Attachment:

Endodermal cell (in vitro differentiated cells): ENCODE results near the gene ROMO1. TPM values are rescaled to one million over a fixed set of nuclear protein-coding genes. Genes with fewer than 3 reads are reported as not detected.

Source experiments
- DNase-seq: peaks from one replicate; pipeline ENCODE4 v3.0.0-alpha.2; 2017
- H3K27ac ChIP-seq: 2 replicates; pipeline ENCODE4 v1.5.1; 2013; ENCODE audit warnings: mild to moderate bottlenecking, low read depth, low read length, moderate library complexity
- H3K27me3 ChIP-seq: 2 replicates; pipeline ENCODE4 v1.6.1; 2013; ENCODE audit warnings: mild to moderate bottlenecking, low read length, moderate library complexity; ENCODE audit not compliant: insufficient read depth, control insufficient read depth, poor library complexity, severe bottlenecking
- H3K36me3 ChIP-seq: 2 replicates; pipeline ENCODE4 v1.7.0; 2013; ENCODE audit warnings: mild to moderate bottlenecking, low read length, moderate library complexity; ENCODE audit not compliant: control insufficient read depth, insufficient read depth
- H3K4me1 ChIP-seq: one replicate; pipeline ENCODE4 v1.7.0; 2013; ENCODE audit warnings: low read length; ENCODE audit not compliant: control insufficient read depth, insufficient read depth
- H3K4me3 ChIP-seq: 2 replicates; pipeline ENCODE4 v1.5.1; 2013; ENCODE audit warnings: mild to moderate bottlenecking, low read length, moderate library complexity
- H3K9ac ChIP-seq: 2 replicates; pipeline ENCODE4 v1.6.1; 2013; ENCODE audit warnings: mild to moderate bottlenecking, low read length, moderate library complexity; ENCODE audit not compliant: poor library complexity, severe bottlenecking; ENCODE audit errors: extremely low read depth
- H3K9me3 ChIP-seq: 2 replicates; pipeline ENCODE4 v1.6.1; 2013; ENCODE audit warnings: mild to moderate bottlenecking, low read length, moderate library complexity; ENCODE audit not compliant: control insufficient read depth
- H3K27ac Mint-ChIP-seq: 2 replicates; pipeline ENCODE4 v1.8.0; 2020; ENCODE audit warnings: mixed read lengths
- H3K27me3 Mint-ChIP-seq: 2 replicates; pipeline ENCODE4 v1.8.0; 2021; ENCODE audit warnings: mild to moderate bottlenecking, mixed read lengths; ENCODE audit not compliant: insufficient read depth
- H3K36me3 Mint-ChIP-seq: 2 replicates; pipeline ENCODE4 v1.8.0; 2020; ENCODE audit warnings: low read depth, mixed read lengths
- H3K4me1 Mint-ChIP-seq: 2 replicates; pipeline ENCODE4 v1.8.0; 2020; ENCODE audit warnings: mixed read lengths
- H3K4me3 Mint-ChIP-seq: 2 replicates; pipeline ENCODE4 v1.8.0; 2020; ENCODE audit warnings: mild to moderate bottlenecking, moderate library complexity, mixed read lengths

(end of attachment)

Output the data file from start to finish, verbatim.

Endodermal cell (in vitro differentiated cells): ENCODE results near the gene ROMO1. TPM values are rescaled to one million over a fixed set of nuclear protein-coding genes. Genes with fewer than 3 reads are reported as not detected.

Source experiments
- DNase-seq: peaks from one replicate; pipeline ENCODE4 v3.0.0-alpha.2; 2017
- H3K27ac ChIP-seq: 2 replicates; pipeline ENCODE4 v1.5.1; 2013; ENCODE audit warnings: mild to moderate bottlenecking, low read depth, low read length, moderate library complexity
- H3K27me3 ChIP-seq: 2 replicates; pipeline ENCODE4 v1.6.1; 2013; ENCODE audit warnings: mild to moderate bottlenecking, low read length, moderate library complexity; ENCODE audit not compliant: insufficient read depth, control insufficient read depth, poor library complexity, severe bottlenecking
- H3K36me3 ChIP-seq: 2 replicates; pipeline ENCODE4 v1.7.0; 2013; ENCODE audit warnings: mild to moderate bottlenecking, low read length, moderate library complexity; ENCODE audit not compliant: control insufficient read depth, insufficient read depth
- H3K4me1 ChIP-seq: one replicate; pipeline ENCODE4 v1.7.0; 2013; ENCODE audit warnings: low read length; ENCODE audit not compliant: control insufficient read depth, insufficient read depth
- H3K4me3 ChIP-seq: 2 replicates; pipeline ENCODE4 v1.5.1; 2013; ENCODE audit warnings: mild to moderate bottlenecking, low read length, moderate library complexity
- H3K9ac ChIP-seq: 2 replicates; pipeline ENCODE4 v1.6.1; 2013; ENCODE audit warnings: mild to moderate bottlenecking, low read length, moderate library complexity; ENCODE audit not compliant: poor library complexity, severe bottlenecking; ENCODE audit errors: extremely low read depth
- H3K9me3 ChIP-seq: 2 replicates; pipeline ENCODE4 v1.6.1; 2013; ENCODE audit warnings: mild to moderate bottlenecking, low read length, moderate library complexity; ENCODE audit not compliant: control insufficient read depth
- H3K27ac Mint-ChIP-seq: 2 replicates; pipeline ENCODE4 v1.8.0; 2020; ENCODE audit warnings: mixed read lengths
- H3K27me3 Mint-ChIP-seq: 2 replicates; pipeline ENCODE4 v1.8.0; 2021; ENCODE audit warnings: mild to moderate bottlenecking, mixed read lengths; ENCODE audit not compliant: insufficient read depth
- H3K36me3 Mint-ChIP-seq: 2 replicates; pipeline ENCODE4 v1.8.0; 2020; ENCODE audit warnings: low read depth, mixed read lengths
- H3K4me1 Mint-ChIP-seq: 2 replicates; pipeline ENCODE4 v1.8.0; 2020; ENCODE audit warnings: mixed read lengths
- H3K4me3 Mint-ChIP-seq: 2 replicates; pipeline ENCODE4 v1.8.0; 2020; ENCODE audit warnings: mild to moderate bottlenecking, moderate library complexity, mixed read lengths